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By Moses Isegawa

Like Salman Rushdie's Midnight's Children and Gabriel Garcia Marquez's One Hundred Years of Solitude, Moses Isegawa's Abyssinian Chronicles tells a riveting tale of twentieth-century Africa that's passionate in imaginative and prescient and breathtaking in scope.

At the guts of this unforgettable story is Mugezi, a tender guy who manages to make it during the hellish reign of Idi Amin and studies firsthand the main crushing features of Ugandan society: he withstands his far-off father's oppression and his mother's cruelty within the identify of Catholic zeal, endures the ravages of struggle, rape, poverty, and AIDS, and but he's capable of preserve a hopeful or even sometimes a laugh outlook on lifestyles. Mugezi's hard-won observations shape a cri de coeur for a humans formed by way of untold losses.

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Abyssinian Chronicles: A Novel

Like Salman Rushdie's Midnight's childrens and Gabriel Garcia Marquez's 100 Years of Solitude, Moses Isegawa's Abyssinian Chronicles tells a riveting tale of twentieth-century Africa that's passionate in imaginative and prescient and breathtaking in scope.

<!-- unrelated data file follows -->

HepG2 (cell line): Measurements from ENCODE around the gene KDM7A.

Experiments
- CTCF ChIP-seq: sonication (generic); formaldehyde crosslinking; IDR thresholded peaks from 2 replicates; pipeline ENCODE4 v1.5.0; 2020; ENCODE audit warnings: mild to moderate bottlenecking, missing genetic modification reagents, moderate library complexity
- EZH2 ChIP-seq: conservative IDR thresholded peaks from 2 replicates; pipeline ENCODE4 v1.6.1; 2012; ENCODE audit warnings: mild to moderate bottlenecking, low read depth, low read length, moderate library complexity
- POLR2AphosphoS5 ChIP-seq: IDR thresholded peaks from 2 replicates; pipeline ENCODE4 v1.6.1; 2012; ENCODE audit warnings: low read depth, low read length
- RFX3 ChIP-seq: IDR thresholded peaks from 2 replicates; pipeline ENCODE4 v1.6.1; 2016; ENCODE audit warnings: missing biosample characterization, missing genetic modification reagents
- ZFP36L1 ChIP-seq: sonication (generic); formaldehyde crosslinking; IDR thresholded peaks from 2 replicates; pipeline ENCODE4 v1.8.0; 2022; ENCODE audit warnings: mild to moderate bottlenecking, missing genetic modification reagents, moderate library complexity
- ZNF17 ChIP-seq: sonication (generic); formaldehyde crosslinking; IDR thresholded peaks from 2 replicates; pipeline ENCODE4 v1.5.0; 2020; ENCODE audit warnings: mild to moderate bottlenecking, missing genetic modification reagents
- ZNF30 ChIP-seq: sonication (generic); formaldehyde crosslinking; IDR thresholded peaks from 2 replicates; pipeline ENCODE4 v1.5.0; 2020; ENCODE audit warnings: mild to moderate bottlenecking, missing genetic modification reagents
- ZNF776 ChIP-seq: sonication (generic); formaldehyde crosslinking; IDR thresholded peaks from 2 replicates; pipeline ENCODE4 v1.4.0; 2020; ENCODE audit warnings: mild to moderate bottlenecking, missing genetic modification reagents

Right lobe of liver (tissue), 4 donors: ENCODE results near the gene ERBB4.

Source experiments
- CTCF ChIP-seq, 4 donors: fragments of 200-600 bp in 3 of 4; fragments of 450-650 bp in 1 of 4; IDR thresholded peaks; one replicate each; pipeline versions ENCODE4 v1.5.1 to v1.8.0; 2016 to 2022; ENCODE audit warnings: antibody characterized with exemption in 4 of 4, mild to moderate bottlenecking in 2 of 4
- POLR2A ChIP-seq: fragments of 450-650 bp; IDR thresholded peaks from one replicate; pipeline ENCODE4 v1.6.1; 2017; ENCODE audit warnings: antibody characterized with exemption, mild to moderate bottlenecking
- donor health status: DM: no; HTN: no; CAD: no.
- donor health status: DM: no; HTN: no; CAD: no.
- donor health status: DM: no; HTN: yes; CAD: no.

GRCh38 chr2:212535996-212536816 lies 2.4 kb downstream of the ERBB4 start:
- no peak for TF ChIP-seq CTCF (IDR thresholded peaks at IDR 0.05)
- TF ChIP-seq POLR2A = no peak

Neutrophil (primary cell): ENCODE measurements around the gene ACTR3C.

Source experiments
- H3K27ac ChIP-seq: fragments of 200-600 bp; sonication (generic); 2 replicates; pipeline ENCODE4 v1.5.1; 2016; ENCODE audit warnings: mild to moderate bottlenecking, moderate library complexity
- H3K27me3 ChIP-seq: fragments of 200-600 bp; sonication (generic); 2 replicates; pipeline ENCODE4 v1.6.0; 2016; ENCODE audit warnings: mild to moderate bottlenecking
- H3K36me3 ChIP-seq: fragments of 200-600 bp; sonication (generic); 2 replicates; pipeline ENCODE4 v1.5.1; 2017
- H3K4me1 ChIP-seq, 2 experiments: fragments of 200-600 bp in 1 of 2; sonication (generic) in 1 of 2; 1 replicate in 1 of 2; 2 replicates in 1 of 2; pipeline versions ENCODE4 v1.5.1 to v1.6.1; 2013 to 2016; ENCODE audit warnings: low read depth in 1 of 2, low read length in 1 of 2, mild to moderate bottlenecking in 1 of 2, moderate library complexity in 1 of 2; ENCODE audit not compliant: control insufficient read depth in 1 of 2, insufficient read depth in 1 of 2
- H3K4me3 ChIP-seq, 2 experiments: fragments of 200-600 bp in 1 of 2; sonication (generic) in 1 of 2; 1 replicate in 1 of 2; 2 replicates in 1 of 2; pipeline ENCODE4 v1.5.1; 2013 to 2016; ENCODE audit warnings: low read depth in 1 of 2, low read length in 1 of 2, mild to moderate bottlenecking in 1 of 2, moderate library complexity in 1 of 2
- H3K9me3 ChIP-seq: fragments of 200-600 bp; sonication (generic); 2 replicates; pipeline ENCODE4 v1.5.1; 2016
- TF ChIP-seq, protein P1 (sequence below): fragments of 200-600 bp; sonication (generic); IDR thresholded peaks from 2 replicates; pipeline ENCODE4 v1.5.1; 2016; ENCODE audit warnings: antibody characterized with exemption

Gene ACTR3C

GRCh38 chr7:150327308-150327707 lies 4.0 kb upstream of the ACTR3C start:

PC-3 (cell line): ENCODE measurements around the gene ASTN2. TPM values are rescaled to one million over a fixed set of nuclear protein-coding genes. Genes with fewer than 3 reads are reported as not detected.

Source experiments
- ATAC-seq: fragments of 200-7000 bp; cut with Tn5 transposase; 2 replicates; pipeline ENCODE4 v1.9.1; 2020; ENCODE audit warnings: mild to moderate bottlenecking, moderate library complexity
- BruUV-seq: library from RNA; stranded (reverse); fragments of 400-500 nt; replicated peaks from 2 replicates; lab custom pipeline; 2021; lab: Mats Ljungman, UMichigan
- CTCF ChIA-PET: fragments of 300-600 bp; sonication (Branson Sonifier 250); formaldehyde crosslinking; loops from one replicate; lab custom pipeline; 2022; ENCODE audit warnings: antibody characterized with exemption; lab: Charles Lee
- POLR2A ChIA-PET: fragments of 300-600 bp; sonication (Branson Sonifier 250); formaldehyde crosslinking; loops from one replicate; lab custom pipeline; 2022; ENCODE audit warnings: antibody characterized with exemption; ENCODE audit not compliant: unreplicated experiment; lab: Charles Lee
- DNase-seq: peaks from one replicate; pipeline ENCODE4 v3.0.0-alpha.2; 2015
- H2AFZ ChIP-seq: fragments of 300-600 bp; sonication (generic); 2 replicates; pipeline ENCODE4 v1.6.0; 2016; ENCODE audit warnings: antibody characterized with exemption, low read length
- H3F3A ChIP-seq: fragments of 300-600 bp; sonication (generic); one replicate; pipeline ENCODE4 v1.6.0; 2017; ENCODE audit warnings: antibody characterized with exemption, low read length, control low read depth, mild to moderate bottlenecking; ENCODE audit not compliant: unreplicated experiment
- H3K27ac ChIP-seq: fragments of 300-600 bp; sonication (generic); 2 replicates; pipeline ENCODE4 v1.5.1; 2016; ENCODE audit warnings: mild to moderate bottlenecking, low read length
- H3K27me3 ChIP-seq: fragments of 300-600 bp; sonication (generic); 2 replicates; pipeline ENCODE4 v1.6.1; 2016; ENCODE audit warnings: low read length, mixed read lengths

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The wormwood which grows in this country of Xeher is carried from here to all the world, and the ships of this place load3 the said wormwood, which is there worth a hundred and fifty maravedis the hundred weight. 1 Bncienoio, antient for ajenjo, Absinthe ; perhaps the Kat or Katta, a very expensive leaf of a shrub. 2 This refers to the monsoon; if it is unfavourable the ships cannot get up the Red Sea. :! This word is illegible, it reads se enpegen. 32 THE BAST AFRICAN FASALHAD. Having passed this town of Xeher, along the coast there are other small towns, and Eeduins in the interior of the country.

Hussein. AND MALABAR COASTS. 23 ELIOBON AND MEDINA. Having passed Mount Sinai, which the Moors call Tur, along the coast of the Red Sea going out of it, there is a village of the Moors, a sea-port called Eliobon,1 and it is a port where they disembark for Medina, which is another town of the Moors, up the country at three days' journey from the port, and the body of Mahomed is buried in it. GTJIDA PORT OF MECA. Leaving the port of Eliobon to go out of the Red Sea, there is a town of the Moors, called Guida, and it is the port of Mecca, whither the ships used to come every year from India with spices and drugs, and they returned thence to Calicut with much copper, quicksilver, vermillion, saffron, rosewater, scarlet silks, camelots, tafetans and other goods, of stuffs used in India, and also with much gold and silver; and the trade was very great and profitable.

This king ruled over a part of Babilonia, and Armenia, and Persia, and a large part of Arabia^ and of India, near to the kingdom of Cambay. His design was to get into his hands the house of Mekkah.

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